Mothers positive for severe acute respiratory syndrome coronavirus 2 (SARS-CoV-2) at delivery are unlikely to transmit the infection to their infants during the perinatal period provided proper precautions are undertaken, a study in The Lancet Child & Adolescent Health has found.
“This is the largest cohort of neonates born to mothers positive for SARS-CoV-2 at the time of delivery, with prospective follow-up up to 1 month of life,” Christine M Salvatore, Departments of Pediatrics, Weill Cornell Medicine, New York Presbyterian—Komansky Children’s Hospital, New York, NY, and colleagues noted.
“In view of the benefits of early mother–neonate bonding and breastfeeding, rooming in with the mother and direct breastfeeding are safe and should be promoted,” they said, but cautioned that these procedures “need to be paired with effective parental education of infant protective strategies, such as use of surgical masks when near the neonate and frequent hand hygiene.”
The observational cohort study looked at all neonates born between March 22 and May 17, 2020, at three New York Presbyterian Hospitals in New York City to mothers positive for SARS-CoV-2 at delivery. Infection control practices included in the data collection were disposition of the neonate at delivery (allowed to room in with mother or admitted to a dedicated isolation room), feeding method (direct breastfeeding or expressed breast milk or formula), and self-reported frequency of hand hygiene, breast cleansing, and use of surgical masks.
Mothers could practice skin-to-skin care and breastfeed in the delivery room, but had to wear a surgical mask when near their neonate, as well as practice proper hand hygiene before skin-to-skin contact, breastfeeding, and routine care. Unless required otherwise for medical reasons, neonates were kept in a closed Giraffe isolette in the same room as their mothers, and were held by mothers for feeding.
Neonates were tested for SARS-CoV-2 via real-time PCR on nasopharyngeal swabs taken at 24 hours, 5–7 days, and 14 days of life, and were clinically evaluated by telemedicine at 1 month of age. Of 1481 deliveries, 116 (8%) mothers tested positive for SARS-CoV-2, and 120 neonates were identified.
All neonates were tested at 24 hours of life and none were positive for SARS-CoV-2. There were 82 (68%) neonates who completed follow-up at days 5–7 of life. Among these, half were female, 36 (44%) were born by caesarean section, 68 (83%) were born at term, 14 (17%) were preterm, and the median gestational age was 38 weeks (range 27–41). Twelve (15%) neonates were admitted to the neonatal intensive care unit (NICU) and 70 (85%) received routine neonatal care.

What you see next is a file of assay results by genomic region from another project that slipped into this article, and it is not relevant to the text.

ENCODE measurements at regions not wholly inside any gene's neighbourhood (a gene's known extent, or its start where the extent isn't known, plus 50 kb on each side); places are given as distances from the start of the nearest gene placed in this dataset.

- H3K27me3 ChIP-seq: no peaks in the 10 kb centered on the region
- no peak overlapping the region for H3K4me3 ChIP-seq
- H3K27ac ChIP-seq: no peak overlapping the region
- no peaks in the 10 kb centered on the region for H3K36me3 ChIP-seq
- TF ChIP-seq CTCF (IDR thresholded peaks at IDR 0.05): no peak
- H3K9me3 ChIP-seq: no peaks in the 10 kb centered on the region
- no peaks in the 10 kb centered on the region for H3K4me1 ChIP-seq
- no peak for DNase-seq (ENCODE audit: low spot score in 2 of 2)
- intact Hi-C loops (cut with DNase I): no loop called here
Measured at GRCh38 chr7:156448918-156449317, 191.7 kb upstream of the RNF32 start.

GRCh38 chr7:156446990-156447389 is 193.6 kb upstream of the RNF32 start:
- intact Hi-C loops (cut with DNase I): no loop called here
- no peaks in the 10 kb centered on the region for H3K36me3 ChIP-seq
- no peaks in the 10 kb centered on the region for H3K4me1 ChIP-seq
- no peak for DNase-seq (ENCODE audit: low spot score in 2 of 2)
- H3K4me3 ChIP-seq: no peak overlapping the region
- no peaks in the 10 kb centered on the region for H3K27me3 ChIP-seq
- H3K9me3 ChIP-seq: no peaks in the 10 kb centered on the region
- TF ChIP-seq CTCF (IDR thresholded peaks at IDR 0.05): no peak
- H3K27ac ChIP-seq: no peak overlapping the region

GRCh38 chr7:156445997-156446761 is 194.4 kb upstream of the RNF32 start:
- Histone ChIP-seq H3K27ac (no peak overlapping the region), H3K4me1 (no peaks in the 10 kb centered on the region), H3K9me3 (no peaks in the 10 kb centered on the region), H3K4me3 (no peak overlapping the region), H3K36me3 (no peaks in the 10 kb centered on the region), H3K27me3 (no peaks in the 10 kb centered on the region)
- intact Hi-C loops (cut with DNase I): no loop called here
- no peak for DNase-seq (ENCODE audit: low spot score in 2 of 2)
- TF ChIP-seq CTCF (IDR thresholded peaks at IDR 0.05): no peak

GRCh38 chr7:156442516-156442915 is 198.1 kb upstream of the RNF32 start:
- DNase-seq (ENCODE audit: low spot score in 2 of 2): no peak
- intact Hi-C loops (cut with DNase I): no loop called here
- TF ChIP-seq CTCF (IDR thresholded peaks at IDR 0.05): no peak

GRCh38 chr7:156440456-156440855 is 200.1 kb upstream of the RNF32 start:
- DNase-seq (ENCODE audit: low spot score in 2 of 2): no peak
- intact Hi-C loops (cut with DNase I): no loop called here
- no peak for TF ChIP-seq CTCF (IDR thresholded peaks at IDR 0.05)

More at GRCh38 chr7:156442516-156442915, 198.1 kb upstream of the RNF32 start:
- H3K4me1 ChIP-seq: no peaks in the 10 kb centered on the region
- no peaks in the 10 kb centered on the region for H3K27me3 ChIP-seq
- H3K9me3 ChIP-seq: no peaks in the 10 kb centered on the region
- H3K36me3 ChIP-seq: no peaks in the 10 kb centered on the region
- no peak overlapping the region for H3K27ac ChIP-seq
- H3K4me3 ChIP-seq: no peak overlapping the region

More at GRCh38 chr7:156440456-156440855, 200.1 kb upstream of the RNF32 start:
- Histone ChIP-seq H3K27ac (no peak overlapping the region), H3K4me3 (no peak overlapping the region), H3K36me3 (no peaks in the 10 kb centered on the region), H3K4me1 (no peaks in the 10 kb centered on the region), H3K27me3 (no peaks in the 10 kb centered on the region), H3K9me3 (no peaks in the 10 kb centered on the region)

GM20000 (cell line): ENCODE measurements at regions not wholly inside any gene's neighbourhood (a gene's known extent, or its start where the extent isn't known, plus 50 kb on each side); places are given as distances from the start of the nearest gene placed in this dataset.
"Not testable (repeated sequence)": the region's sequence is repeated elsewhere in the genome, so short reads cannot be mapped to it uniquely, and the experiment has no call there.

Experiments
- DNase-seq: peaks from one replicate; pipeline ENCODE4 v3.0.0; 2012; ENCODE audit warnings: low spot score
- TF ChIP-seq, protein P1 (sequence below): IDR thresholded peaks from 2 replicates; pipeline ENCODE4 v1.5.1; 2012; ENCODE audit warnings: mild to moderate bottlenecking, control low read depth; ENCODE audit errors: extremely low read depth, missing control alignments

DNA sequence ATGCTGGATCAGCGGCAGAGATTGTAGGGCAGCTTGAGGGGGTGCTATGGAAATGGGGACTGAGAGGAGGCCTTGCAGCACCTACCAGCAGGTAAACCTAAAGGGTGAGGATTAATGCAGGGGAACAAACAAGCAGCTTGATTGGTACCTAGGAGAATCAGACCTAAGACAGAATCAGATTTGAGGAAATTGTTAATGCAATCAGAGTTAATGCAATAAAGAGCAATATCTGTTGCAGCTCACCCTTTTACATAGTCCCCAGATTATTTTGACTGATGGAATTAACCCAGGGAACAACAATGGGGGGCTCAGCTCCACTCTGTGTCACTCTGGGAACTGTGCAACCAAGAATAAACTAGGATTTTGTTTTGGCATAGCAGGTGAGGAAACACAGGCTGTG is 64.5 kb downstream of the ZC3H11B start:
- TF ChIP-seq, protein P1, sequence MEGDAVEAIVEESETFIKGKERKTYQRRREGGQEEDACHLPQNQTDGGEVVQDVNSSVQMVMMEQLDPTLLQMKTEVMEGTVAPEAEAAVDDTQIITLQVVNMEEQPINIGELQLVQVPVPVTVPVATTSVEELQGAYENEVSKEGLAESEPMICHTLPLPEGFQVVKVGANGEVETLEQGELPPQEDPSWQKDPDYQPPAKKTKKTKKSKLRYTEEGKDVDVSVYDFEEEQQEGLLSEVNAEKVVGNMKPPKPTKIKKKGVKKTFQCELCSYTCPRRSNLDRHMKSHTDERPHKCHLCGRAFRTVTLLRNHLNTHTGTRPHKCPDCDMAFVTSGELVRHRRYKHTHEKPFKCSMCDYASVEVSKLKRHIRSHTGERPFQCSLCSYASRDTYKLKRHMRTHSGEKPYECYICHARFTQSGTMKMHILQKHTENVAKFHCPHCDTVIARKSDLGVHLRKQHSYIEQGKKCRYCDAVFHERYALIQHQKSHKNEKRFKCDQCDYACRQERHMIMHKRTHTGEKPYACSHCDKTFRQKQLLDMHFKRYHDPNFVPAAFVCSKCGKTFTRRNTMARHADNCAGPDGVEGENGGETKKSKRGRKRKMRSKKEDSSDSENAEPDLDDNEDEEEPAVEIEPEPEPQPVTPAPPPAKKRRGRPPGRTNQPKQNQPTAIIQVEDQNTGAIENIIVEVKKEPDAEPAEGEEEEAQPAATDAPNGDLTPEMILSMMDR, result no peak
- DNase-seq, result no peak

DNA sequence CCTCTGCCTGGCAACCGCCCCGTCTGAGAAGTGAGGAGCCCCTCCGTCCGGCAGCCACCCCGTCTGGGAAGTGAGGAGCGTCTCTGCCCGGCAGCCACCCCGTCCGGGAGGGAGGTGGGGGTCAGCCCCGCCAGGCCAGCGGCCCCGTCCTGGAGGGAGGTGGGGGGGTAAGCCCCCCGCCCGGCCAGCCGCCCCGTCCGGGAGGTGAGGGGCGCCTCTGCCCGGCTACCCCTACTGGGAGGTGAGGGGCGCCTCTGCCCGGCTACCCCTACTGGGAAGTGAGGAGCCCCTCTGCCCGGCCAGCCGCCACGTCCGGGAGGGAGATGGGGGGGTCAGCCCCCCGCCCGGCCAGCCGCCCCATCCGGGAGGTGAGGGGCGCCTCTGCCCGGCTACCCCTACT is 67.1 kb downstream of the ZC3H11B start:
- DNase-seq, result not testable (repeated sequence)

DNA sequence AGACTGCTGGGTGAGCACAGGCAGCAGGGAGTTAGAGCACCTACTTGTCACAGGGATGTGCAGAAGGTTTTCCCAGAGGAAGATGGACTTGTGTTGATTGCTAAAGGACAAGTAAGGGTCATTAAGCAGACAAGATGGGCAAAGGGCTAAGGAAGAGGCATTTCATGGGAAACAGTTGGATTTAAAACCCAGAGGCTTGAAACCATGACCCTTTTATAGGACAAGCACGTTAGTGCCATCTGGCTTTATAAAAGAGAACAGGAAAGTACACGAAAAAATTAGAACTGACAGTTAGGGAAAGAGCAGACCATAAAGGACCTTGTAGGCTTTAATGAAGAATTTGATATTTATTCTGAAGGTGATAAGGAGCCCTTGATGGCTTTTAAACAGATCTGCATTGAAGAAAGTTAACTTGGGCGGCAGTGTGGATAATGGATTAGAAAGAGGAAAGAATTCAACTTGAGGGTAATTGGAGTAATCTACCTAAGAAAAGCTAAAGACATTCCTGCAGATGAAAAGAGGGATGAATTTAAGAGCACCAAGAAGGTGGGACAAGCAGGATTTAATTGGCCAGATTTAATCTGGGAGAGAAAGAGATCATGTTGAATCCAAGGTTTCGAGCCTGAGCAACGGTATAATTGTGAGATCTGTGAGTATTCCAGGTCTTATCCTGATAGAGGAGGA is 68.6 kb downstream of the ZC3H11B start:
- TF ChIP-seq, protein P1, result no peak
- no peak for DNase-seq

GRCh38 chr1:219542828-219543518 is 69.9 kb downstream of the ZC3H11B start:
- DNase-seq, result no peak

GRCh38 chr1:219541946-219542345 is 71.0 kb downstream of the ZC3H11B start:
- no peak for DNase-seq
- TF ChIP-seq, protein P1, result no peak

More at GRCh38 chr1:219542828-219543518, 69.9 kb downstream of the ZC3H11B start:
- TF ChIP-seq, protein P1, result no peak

Seventy-nine (96%) of 82 neonates had a repeat PCR at 5–7 days of life, which was negative in all cases. In addition, 72 (88%) neonates were also tested at 14 days of life and none were positive. None of the neonates had symptoms of COVID-19.
Meanwhile, of the 82 neonates, 68 (83%) roomed in with the mothers, all of whom were allowed to breastfeed, and at 5–7 days of life, 64 (78%) were still breastfeeding.
By 5–7 days of life, 73 (89%) of 82 neonates were discharged home to parents, and the remaining 9 (11%) remained hospitalised. Forty-four (60%) of these 73 neonates were discharged home to an environment where a household member, other than the mother, had reported symptoms consistent with COVID-19. In most cases, the symptomatic household member was an adult, and in multiple cases, more than one household member was ill.
As of May 17, 53 (65%) of 82 neonates have been followed up by telemedicine at 1 month of life. The authors said 77 (94%) of 82 infant’s parents were symptom-free at the day 14 of life visit and were instructed to discontinue mask precautions at home when around the neonate. Five (6%) of 82 infant’s parents were still symptomatic and were instructed to continue wearing a mask for an extra week.
“Findings from our cohort support the published literature, which consists mainly of small case series that suggest that perinatal transmission of SARS-CoV-2 to neonates from infected mothers or family members are rare events provided close attention to infection precautions are maintained,” the authors said.
They added that “because about half of the mothers were symptomatic shortly before or during delivery, acquisition of protective maternal antibodies in all infants is unlikely. Moreover, our data show no difference in neonatal outcome on the basis of whether mothers were symptomatic or not.”
The authors indicated that a larger cohort and longer follow-up with repeat testing and serology might be needed to confirm that perinatal transmission is unlikely to occur if correct protective strategies are used. They also noted that they were unable to screen for presence of the virus in blood, urine, or stool due to absence of approved testing for these samples during the study period. “Thus, it remains possible that the virus might be detectable only in the blood and urine rather than in the respiratory tract in congenitally infected neonates.”